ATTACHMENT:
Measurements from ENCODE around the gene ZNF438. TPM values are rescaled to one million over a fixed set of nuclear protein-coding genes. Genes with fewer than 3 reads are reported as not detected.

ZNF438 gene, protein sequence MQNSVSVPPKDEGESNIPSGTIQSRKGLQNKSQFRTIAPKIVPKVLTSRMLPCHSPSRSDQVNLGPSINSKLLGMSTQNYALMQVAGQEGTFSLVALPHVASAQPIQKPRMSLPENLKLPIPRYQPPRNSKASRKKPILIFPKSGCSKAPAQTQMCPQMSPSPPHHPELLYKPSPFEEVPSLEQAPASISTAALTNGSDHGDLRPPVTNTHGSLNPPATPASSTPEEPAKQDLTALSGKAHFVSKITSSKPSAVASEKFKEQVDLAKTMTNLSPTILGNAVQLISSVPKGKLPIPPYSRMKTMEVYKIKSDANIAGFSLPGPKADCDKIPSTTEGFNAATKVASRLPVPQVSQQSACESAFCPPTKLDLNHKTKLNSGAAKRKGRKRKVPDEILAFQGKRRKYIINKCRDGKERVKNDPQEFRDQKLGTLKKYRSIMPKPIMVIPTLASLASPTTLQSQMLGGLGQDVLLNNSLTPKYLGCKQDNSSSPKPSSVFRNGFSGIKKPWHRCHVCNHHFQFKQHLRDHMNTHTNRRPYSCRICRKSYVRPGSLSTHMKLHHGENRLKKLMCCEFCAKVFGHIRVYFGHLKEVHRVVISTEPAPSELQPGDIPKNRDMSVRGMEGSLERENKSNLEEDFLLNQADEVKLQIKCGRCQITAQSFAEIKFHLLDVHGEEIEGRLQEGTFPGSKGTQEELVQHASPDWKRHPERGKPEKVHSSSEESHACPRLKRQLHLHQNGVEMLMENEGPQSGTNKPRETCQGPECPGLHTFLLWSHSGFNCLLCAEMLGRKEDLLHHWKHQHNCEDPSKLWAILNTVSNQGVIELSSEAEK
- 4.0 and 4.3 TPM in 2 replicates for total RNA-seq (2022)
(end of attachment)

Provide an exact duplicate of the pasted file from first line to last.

Measurements from ENCODE around the gene ZNF438. TPM values are rescaled to one million over a fixed set of nuclear protein-coding genes. Genes with fewer than 3 reads are reported as not detected.

ZNF438 gene, protein sequence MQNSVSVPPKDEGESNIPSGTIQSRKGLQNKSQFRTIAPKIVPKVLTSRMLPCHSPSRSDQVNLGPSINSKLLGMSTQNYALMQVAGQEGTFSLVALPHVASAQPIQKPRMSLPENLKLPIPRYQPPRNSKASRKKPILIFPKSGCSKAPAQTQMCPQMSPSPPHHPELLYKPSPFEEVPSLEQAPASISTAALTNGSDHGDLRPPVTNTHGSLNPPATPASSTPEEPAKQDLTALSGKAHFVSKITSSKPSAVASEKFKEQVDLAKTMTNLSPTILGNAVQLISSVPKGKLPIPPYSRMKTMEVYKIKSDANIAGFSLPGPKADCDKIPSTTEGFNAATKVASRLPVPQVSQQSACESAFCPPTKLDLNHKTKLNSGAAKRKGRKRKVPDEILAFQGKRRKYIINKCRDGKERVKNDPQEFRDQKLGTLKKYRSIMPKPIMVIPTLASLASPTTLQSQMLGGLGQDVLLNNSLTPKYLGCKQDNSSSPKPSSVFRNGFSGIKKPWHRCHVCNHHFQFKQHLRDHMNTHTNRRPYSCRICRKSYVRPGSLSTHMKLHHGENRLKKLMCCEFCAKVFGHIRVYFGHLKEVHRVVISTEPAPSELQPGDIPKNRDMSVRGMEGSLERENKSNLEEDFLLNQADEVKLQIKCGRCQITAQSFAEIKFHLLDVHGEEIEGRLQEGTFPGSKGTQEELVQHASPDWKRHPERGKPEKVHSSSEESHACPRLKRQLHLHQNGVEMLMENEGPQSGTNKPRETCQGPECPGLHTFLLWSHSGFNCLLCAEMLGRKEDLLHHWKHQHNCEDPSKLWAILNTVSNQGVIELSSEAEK
- 4.0 and 4.3 TPM in 2 replicates for total RNA-seq (2022)